He doesn't use a magnifying glass, nor does he sport a double-billed tweed cap, but as CBS News Correspondent Jim Axelrod reports, for mystified homeowners in Boston, Jeff May is Sherlock Holmes.
May is a home inspector who's cracked hundreds of cases over the years of people whose houses were literally making them sick and tired.
He has a nose for this kind of work.
"I see terrible illnesses as a result of people doing what they have to, which is breathing," May says.
May samples everything: from the basement, to the furnace and the rugs.
What he can't identify on location, he takes home for a closer look.
"There is a dust mite there that is my biggest enemy," he says, while inspecting some samples. "There is the aspergillus. I knew I would find you guys."
He may know more about potential problems lurking in people's biggest investment than anyone else you'll ever hear from, and to May it all boils down to three simple words:
"Water, water, water," he says. "Keep it out of your house anyway you can unless it is in a pipe."
You don't have to tell that to Joni Spiers and her husband Richard. Their home owning dreams have given way to a moldy reality.
"I am not going to dare go back into the house without being fully protected," she says. "We are too sick to be exposing ourselves again."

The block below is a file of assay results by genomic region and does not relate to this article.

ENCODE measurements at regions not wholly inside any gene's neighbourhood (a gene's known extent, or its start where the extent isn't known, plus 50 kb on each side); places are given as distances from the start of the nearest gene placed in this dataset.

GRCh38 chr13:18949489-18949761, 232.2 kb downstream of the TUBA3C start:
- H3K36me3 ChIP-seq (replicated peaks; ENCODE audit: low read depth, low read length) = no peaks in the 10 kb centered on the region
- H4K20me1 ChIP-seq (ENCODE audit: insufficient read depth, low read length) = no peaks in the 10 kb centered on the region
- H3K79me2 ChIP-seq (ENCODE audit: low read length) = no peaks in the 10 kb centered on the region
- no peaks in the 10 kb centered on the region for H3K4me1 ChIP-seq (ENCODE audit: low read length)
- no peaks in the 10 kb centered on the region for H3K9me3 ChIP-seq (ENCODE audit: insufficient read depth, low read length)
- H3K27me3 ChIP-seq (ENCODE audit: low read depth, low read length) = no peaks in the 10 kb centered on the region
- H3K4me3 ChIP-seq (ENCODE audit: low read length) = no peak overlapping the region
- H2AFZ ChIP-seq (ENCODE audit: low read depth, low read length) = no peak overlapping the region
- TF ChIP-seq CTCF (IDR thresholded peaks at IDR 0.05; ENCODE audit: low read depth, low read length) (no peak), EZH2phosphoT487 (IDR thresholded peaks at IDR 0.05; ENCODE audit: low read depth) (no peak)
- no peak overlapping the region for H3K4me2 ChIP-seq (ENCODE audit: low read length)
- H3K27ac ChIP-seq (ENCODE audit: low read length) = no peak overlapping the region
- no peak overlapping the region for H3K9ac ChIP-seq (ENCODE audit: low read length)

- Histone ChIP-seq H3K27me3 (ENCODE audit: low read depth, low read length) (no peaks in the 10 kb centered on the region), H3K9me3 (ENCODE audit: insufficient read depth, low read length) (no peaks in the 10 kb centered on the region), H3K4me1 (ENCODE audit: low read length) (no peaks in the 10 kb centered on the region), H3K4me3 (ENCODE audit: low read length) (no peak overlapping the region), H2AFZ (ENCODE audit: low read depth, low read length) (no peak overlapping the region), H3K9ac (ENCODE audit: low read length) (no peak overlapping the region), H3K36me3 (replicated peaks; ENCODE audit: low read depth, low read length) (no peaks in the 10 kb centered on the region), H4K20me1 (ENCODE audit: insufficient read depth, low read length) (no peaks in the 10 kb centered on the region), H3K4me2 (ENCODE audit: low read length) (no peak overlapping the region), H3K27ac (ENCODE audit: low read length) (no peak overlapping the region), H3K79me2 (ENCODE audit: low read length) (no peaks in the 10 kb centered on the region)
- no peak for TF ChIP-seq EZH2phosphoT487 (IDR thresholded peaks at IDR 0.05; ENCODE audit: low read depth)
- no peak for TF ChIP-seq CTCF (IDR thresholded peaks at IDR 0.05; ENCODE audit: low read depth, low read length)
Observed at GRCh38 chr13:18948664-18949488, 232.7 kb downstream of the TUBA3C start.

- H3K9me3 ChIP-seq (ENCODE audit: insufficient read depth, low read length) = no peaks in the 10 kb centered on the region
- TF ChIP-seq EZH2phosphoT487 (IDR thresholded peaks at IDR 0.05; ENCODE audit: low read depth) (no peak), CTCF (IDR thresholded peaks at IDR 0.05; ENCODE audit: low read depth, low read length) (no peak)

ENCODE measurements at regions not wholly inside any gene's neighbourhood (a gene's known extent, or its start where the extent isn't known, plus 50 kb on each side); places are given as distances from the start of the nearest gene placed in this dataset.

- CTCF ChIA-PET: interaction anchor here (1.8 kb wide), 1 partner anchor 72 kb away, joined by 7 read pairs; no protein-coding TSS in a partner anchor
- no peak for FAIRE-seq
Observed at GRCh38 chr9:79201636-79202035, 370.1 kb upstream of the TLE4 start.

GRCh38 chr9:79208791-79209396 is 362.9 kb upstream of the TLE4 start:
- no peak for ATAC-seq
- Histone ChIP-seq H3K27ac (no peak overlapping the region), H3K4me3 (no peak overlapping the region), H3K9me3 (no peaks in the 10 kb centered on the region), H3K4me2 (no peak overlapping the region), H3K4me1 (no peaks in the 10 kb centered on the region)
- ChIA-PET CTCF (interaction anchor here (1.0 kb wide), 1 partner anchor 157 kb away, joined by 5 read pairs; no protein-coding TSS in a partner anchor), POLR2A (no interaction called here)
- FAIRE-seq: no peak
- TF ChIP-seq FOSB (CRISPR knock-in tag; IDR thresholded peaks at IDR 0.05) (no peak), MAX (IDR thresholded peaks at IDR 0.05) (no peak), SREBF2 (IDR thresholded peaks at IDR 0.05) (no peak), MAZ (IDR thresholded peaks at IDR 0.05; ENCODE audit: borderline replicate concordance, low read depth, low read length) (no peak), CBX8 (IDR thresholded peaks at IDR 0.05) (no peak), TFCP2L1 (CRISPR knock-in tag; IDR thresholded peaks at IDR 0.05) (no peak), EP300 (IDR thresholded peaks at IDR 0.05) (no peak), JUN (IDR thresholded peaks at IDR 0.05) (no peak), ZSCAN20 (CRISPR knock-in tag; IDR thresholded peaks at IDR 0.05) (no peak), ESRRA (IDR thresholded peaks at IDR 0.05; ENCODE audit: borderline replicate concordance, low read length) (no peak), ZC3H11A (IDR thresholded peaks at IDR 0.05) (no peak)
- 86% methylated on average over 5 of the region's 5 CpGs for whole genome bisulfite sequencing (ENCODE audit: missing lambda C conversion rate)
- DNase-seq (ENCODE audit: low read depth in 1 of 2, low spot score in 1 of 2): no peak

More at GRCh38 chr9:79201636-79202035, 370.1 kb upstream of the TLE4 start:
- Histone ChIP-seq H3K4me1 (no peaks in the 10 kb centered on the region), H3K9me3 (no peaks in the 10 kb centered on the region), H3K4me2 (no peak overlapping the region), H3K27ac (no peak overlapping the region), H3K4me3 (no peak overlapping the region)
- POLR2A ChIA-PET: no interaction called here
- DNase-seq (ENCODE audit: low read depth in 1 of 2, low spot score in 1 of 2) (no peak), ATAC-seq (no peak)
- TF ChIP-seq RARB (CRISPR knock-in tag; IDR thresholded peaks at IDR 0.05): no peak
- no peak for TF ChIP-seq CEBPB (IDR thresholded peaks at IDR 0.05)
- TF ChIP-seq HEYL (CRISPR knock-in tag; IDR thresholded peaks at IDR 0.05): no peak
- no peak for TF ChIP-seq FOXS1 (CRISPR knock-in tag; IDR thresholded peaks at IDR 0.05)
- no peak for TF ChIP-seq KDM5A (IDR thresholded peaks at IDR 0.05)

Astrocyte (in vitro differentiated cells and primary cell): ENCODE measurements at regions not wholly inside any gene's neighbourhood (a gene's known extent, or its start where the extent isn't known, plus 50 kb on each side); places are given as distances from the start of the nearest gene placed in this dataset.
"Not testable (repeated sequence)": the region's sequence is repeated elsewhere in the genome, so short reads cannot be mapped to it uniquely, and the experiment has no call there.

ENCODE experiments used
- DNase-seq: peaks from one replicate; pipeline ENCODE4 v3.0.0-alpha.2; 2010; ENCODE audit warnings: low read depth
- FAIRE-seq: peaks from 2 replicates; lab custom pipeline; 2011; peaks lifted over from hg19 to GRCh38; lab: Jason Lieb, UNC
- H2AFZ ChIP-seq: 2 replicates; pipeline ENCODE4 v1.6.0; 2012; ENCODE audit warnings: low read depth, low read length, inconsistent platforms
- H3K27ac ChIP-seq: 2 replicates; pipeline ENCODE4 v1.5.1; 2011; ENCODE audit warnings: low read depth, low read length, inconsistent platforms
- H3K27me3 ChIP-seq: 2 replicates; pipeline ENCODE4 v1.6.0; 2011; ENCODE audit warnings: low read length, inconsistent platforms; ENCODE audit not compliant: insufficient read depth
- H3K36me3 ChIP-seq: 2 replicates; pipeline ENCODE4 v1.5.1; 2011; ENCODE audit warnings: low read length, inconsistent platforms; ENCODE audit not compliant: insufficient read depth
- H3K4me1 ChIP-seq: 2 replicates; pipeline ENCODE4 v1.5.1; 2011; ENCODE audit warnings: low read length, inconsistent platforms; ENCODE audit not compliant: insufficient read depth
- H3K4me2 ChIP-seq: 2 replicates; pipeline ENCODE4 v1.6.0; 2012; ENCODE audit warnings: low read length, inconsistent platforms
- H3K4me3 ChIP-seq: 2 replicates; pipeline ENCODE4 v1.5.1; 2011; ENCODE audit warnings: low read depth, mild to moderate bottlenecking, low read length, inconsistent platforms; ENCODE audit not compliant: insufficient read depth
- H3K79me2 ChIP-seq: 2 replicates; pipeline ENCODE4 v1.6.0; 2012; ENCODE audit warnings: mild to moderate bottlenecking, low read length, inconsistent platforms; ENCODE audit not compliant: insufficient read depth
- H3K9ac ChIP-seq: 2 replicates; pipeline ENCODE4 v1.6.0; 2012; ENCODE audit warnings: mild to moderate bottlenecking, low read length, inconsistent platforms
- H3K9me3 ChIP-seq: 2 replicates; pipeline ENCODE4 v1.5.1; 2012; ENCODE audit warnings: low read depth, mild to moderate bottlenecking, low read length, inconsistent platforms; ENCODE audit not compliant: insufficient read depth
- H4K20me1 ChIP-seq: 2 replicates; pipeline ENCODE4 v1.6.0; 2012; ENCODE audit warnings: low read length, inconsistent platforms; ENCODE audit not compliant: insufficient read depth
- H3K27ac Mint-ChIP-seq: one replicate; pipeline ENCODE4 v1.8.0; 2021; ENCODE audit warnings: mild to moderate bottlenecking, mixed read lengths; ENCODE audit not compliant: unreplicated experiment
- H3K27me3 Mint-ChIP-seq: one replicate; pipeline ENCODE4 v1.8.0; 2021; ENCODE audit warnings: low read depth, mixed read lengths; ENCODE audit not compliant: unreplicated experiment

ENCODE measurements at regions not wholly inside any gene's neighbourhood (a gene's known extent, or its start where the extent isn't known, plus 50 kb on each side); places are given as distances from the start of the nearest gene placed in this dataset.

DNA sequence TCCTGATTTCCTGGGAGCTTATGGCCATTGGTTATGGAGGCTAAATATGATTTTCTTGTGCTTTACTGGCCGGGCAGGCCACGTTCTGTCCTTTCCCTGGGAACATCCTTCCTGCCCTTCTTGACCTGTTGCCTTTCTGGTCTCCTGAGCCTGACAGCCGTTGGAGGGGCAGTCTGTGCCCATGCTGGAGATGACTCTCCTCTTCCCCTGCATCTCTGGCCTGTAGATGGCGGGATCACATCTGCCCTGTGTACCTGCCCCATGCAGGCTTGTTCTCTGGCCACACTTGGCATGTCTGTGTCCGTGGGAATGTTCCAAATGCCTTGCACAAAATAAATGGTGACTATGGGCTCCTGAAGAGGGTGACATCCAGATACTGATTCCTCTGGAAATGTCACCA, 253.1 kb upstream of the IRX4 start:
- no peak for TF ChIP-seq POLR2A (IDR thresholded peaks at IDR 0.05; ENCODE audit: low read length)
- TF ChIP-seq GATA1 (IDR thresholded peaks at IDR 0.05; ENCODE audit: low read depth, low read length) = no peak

The mold spores stachibotrys and aspergillus pencillium are airborne throughout the house.
They bought their house seven years ago.
"We were told that this house had a brand new roof with a warranty," she says.
It turned out that it had neither.
"The entire structure was rotted and it had mold."
Their insurance had a 'mold' exclusion provision, so the Spiers were on the hook for $17,000 in roof repairs. But that didn't stop the mold growth, nor their health problems.
"I had unbelievable headaches, severe muscle joint pain (and) sinus infections that were out of control," she says.
Water spawned a ton of toxic mold.
"I was home breathing it in and thinking i was going to get better and it continued to get worse," she says.
In a way, Spiers is one of the lucky ones. At least she knows what's causing her ailments. Thousands of homeowners across the country are sick and don't have a clue.
Although, since the only way to rid the house of mold was to knock it down, it's hard to call her lucky.
"As hard as it is, I knew it had to be done," she says.
On one coast tonight is a dream demolished. On the other, a detective sniffing out similar problems. In between, a whole country starting to wake up to the idea that the smallest of organisms could turn out to be the biggest of threats to your largest investment.